Court: Red Wing officials can inspect rental properties without probable cause

Although the Minnesota Supreme Court breathed life into landlord complaints last year, the Minnesota Appeals Court has rejected their claim that a Red Wing ordinance is unconstitutional.

Red Wing adopted a law in 2005 amid allegations that absentee landlords were providing unfit rental properties. Under the ordinance, their properties must be inspected by city officials, even if there’s no probable cause to believe there are violations. Landlords must submit to an inspection in order to obtain a rental housing permit.

A property rights group, the Institute for Justice, sued. The case was thrown out of lower courts until the Minnesota Supreme Court ruled in December it’s a legitimate constitutional question, sending the case to the Minnesota Court of Appeals.

The group said this section of the Minnesota Constitution bars the practice:


Sec. 10. UNREASONABLE SEARCHES AND SEIZURES PROHIBITED. The right of the people to be secure in their persons, houses, papers, and effects against unreasonable searches and seizures shall not be violated; and no warrant shall issue but upon probable cause, supported by oath or affirmation, and particularly describing the place to be searched and the person or things to be seized.

Today, the Court of Appeals rejected the challenge, saying the Minnesota Constitution’s section is identical to the U.S. Constitutions Fourth Amendment, and the U.S. Supreme Court has already upheld similar laws to the Red Wing ordinance.


In 1967, the Supreme Court held that a nonconsensual and warrantless search of a residence by a municipal housing inspector violates the Fourth Amendment. But that holding was “the beginning, not the end, of [the Court’s] inquiry.” The Court recognized the nearly “unanimous agreement among those most familiar with this field that the only effective way to seek universal compliance with the minimum standards required by municipal codes is through routine periodic inspections of all structures.” No matter how substantial the public interest in protecting health and safety, that is not determinative, because citizens also have “a very tangible interest in limiting the circumstances under which the sanctity of [the] home may be broken by official authority.”

In Camara, the Court held that housing inspections should not be conducted without a warrant issued after a showing of reasonableness and a balancing by the decision-maker of “the need to search against the invasion which the search entails.”

“[P]robable cause to issue a warrant to inspect” may be established by the existence of “reasonable legislative or administrative standards for conducting” inspections in a particular area, which standards “may be based upon the passage of time, the nature of the building . . ., or the condition of the entire area.” But the required standards “will not necessarily depend upon specific knowledge of the condition of the particular dwelling.”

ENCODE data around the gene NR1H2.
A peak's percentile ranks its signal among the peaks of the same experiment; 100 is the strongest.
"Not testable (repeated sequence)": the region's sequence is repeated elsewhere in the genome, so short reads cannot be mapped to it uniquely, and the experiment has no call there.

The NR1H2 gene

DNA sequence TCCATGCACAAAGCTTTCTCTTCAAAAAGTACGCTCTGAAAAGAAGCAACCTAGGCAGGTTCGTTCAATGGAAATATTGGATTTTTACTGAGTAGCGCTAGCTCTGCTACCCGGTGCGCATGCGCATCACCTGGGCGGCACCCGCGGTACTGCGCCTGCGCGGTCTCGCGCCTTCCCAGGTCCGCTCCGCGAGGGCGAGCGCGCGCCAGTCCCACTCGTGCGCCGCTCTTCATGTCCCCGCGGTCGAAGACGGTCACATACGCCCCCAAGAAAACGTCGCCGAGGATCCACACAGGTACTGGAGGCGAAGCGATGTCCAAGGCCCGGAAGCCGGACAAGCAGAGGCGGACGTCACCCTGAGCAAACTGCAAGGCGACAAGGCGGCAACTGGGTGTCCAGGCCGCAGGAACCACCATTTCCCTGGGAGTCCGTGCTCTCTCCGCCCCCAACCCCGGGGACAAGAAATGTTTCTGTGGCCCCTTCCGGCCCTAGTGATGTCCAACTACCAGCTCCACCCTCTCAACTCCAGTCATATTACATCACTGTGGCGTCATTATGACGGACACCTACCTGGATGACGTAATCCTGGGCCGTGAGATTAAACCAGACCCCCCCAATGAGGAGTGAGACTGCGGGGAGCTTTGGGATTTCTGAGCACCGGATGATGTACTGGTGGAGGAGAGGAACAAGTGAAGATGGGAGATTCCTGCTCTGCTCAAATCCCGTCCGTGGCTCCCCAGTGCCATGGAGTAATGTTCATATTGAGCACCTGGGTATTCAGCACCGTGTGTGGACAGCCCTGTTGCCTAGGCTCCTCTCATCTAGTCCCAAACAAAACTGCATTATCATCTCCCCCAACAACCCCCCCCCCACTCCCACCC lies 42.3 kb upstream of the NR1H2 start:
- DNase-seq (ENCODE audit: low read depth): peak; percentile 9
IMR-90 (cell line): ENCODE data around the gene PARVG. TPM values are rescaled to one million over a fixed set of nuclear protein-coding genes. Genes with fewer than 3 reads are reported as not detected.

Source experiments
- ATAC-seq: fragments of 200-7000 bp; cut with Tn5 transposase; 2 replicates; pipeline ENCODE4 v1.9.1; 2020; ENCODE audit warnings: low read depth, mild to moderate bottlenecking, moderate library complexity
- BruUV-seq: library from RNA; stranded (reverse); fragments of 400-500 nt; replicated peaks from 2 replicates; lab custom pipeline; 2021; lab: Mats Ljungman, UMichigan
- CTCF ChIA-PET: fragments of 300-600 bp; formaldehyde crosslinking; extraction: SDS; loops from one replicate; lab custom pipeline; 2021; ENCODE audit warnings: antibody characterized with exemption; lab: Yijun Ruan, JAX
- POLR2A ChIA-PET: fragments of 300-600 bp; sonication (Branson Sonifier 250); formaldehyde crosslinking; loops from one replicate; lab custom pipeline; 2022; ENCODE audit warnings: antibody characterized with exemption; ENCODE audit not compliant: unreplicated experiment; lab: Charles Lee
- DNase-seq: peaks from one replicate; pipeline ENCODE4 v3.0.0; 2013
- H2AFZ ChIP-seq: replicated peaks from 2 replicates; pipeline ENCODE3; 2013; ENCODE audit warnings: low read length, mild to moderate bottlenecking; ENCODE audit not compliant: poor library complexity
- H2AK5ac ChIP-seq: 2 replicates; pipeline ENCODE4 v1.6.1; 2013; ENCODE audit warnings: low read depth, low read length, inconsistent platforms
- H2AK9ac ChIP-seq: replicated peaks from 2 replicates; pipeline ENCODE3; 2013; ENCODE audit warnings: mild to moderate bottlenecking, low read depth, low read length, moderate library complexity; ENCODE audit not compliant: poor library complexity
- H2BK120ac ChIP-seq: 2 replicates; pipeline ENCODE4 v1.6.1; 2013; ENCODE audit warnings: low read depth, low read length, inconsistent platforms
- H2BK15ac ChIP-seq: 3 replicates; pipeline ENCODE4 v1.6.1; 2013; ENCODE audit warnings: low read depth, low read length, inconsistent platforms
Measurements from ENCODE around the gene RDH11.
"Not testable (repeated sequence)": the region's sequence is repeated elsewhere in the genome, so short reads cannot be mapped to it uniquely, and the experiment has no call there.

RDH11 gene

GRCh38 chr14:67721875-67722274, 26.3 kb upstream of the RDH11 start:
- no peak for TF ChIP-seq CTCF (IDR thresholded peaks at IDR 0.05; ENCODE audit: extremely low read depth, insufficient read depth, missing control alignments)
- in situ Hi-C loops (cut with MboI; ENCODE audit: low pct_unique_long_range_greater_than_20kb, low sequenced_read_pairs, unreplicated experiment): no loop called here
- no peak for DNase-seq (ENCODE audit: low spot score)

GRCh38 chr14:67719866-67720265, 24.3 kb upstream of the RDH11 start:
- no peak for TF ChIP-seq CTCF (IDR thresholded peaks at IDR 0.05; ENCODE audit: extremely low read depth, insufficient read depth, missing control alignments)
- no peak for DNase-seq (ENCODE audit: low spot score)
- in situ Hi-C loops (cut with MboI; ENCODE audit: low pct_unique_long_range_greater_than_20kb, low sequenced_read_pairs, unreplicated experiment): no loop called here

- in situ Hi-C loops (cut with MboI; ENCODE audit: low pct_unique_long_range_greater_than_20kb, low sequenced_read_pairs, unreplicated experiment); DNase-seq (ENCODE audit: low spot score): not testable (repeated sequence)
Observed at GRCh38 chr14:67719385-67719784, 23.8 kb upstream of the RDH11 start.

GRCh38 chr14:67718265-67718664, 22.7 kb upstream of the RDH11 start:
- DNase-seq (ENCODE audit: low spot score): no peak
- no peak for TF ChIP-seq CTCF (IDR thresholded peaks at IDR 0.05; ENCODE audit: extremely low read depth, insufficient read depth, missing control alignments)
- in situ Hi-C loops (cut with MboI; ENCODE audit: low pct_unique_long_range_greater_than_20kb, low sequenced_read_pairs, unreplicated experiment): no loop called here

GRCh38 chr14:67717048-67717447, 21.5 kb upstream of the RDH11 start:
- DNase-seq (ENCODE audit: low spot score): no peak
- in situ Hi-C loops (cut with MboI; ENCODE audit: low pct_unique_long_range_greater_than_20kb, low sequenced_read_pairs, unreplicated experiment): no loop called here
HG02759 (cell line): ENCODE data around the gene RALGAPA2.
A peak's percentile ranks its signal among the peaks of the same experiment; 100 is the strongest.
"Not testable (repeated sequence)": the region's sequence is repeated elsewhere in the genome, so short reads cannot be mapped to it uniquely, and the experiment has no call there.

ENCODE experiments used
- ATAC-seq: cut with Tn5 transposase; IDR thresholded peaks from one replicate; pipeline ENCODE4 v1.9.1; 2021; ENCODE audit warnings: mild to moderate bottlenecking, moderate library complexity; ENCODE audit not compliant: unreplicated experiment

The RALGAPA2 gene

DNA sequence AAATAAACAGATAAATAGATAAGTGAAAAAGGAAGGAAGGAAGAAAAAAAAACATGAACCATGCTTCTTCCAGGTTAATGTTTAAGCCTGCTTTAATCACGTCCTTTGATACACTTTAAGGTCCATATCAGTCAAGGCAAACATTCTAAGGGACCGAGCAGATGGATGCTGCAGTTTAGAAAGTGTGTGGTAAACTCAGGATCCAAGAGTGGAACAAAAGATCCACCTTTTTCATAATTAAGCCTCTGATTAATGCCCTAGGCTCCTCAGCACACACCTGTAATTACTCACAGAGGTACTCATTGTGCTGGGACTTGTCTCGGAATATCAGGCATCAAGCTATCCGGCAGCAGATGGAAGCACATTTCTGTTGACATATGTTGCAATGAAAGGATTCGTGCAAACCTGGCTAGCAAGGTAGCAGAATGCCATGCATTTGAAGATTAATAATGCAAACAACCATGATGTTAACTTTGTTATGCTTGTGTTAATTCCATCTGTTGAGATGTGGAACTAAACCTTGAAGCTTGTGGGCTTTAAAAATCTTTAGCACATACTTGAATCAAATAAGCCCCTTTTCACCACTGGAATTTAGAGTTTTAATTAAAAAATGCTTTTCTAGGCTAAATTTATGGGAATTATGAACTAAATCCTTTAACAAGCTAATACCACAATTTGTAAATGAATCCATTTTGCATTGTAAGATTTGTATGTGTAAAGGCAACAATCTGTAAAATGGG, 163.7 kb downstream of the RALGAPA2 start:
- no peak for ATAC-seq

The Court specifically rejected the complaining tenant’s argument that “warrants should issue only when the inspector possesses probable cause to believe that a particular dwelling contains violations of the minimum standards prescribed by the code being enforced.” In short, the arguments being made by appellants before this court are identical to those rejected in Camara.

“The tenants and landlords in this case demonstrated Red Wing’s program violates the right to be secure in one’s home and to be free from unreasonable searches,” Institute for Justice Minnesota Chapter Attorney Anthony Sanders said in a press release today. “Whether this kind of search is even allowed under the Minnesota Constitution is an important and timely issue that the Minnesota Supreme Court has never decided. More and more cities are passing these laws, and Minnesotans need protection now from these invasive and unconstitutional searches. Our clients are determined to continue their defense of all Minnesotans’ liberty and privacy. It is on to the supreme court that we go.”

Here’s the full opinion.

  • Tyler

    When I rented an apartment, I signed a contract. In that contract was a clause that said the owner could, with sufficient notice (2 weeks, I think) inspect my apartment. Living in an apartment is communal living – I understand and agree to forfeit some privacy in exchange living in a safe environment.

    I don’t see anything about due notice in this article, which makes me skittish. Otherwise, it looks to me like some libertarians got a bee in their bonnet.

  • Bob Collins

    The law allows for a voluntary inspection coordinated with the landlord. Failing that, it allows an administrative warrant, which I presume is executed as any other warrant.